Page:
The prostate is an exclusive male organ that deals with the secretion of much of the seminal fluid to transport and nourish sperm and increase the chances of survival and success of fertilization.
As the years pass, the body grows in all men, and this phenomenon is called hyperplasia. Thus, benign prostatic hyperplasia (BPH) is not more than the noncancerous growth of the gland.
Symptoms of prostatic hyperplasia
The main consequence of prostatic hyperplasia is blockage of urine output. In the first phase, the patient usually has few symptoms, because the bladder is still able to compensate for this obstruction.
However, as the urethra narrows by compression of the prostate, the patient has a set of symptoms called prostatism or symptoms of lower urinary tract symptoms (LUTS): difficulty and delay in the onset of micturition, sensation of incomplete emptying , decreased strength of the urine stream, intermittent or prolonged urination, dribbling after urination, urinary retention, incontinence, among others.
In a more advanced stage, the patient is more worrisome symptoms decreased functional bladder capacity, urinary frequency (more micturition but little quantity), nocturia (involuntary urination at night) and incontinence urgently. These symptoms are due to involuntary contractions of the bladder.
Treatment of prostatic hyperplasia
Currently, there are two basic to treat benign prostatic hyperplasia options: medical treatment and surgery. It is recommended to consider the patient's symptoms, age, stage in which hyperplasia, concomitant diseases is found, among others, to choose the method to treat it.
Thus, in the case of surgery, it is performed when medical treatment has not eased enough symptoms when the patient can not take their duties normally, or does not want to take medication.
Within the surgical treatment of prostatic hyperplasia, there are two techniques:
- Intervention endoscopically: is via the urethra (transurethral). It is advisable for patients with heart problems.
- open prostate surgery: recommended for large prostates, as it allows for better extraction.
Both traditional methods involve a significant risk of complications and require hospitalization of between 3 and 10 days.
Laser surgery to treat benign prostatic hyperplasia
Laser surgery is a new surgical technique for prostate surgery transurethral so without making an incision in the abdomen. This surgical method is by far the best treatment of benign prostatic hyperplasia prostate, as it is minimally invasive, does not cause bleeding and is as safe and effective as the other surgeries.
Currently, in specialized centers in Urology there are several types of lasers to treat benign prostatic hyperplasia:
- Blue lasers or laser holmium completely removes the prostate tissue without causing bleeding (vaporization) and allow to extract tissue samples for analysis (enucleation), but has less power (100W), so the intervention time is longer.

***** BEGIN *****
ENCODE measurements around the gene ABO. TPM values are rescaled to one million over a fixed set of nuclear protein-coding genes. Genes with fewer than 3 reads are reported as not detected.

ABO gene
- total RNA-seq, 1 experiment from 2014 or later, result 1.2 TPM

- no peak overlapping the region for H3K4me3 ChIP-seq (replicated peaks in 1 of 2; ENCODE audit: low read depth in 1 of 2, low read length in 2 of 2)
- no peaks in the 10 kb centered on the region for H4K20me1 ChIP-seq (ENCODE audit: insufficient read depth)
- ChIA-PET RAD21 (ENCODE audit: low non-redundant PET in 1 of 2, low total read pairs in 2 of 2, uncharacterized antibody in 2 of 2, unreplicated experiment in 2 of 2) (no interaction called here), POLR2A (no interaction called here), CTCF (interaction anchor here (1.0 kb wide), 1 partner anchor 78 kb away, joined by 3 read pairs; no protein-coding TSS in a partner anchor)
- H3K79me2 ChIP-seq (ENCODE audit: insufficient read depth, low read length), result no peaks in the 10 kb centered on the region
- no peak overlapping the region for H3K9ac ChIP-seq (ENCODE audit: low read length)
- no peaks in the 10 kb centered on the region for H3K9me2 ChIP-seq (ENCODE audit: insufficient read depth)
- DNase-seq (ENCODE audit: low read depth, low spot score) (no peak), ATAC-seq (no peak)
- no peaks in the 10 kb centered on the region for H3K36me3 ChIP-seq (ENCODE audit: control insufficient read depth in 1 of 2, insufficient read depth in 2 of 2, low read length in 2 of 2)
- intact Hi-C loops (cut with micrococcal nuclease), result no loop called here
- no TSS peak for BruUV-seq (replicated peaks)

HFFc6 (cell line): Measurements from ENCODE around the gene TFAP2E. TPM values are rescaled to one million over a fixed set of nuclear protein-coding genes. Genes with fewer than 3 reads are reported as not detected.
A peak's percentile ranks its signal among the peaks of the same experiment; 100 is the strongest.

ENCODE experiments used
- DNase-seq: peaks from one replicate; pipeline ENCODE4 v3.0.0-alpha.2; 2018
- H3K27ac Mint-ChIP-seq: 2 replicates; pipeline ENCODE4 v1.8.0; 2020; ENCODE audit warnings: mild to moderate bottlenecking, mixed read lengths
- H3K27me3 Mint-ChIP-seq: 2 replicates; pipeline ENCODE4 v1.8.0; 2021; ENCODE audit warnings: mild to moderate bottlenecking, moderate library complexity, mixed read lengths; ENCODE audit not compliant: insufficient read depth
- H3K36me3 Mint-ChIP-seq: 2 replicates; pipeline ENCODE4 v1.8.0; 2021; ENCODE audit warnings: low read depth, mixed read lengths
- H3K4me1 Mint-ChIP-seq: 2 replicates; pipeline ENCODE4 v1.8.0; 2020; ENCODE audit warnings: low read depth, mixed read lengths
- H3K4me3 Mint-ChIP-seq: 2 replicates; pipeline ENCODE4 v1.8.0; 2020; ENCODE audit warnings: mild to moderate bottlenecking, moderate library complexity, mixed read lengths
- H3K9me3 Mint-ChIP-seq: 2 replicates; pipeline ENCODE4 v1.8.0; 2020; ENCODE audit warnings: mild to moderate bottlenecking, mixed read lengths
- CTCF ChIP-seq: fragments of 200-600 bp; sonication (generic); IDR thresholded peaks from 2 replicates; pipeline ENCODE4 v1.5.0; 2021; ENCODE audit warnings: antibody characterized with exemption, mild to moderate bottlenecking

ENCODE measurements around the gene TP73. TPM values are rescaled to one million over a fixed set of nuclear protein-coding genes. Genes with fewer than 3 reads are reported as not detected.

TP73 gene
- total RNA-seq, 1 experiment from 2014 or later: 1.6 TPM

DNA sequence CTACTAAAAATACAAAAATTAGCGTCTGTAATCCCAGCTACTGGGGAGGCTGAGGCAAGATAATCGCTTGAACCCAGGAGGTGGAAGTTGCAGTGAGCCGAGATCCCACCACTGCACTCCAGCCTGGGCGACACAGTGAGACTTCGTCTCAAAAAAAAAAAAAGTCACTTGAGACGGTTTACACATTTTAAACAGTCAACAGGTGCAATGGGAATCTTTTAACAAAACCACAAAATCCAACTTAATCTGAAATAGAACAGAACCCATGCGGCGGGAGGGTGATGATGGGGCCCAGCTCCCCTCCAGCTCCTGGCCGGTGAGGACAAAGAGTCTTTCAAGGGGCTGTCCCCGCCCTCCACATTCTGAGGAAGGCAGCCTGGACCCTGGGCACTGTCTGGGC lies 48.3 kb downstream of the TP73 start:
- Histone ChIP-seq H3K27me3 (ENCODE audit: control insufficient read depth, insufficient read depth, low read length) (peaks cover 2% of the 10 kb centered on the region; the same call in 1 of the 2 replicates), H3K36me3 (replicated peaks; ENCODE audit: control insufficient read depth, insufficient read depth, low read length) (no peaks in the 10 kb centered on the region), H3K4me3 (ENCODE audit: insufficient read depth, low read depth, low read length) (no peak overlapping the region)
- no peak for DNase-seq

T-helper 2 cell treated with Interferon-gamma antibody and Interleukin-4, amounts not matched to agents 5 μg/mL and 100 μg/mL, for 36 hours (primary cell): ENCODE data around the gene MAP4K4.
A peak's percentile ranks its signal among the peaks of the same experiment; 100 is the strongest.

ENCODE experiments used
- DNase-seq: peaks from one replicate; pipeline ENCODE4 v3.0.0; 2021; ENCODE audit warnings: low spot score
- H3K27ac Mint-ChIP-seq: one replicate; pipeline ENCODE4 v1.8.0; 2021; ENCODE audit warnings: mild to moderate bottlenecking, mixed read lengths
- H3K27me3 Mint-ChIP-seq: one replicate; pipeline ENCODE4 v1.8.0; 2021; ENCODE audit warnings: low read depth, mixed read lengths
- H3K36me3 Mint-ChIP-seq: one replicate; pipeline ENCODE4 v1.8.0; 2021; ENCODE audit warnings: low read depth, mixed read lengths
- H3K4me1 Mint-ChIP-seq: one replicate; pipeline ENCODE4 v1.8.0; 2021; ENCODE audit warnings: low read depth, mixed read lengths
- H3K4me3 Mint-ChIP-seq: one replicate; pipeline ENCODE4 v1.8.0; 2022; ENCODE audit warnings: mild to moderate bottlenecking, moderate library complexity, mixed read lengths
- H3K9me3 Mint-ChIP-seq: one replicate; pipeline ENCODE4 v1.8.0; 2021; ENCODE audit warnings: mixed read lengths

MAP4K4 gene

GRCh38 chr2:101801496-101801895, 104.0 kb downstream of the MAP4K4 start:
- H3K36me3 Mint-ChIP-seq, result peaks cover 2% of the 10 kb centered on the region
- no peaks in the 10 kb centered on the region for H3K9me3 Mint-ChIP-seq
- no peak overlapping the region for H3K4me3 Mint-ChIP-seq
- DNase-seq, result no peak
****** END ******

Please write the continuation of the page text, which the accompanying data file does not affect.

- Green laser or KTP: allows vaporization of prostate without enucleation, with 120W and 180W power, high-power fiber cooled by saline.
- red or laser diodes: allows vaporization and enucleation. 180W has a power uncooled fiber.
Operation of laser technology
This technology uses a next-generation laser and high energy that binds with an optical fiber and vaporizes the soft tissues of the prostate, completely removing the enlarged prostate tissue.
Laser surgery involves inserting a cystoscope (thin tube) double current laser fiber through the urethra to vaporize the prostate. Moreover, as already mentioned above, the laser seals blood vessels, so prevents bleeding and allows the patient leaves the center with a probe that can be removed within one or two days. Thus, this method is fully effective, safe and comfortable for the patient.
Advantages of Laser Surgery
Laser technology to treat benign prostatic hyperplasia has several advantages over other types of treatment:
- Minimally invasive
- lasting results
- No complications or typical risks of other treatments
- Outpatient or hospital admission minimum
- No blood loss (recommended for high-risk patients on anticoagulation therapy)
- rapid relief of symptoms • Rapid recovery of daily patient activity
- bladder catheterization generally less than 24-48 hours
- Minimal risk of incontinence and impotence
Postoperative laser surgery
While with traditional surgical procedures such as open surgery, the patient was bleeding when urinating and recovery lasted a week, the laser does not cause any wound that can bleed, provides immediate relief of symptoms and recovery is very quick and painless.
Thus, postoperative laser surgery is faster and more bearable than other treatments. Hospital admission is between 24 and 48 hours and 10 days most patients no longer have discomfort and claim that they do have are minimal and not affected their daily activity.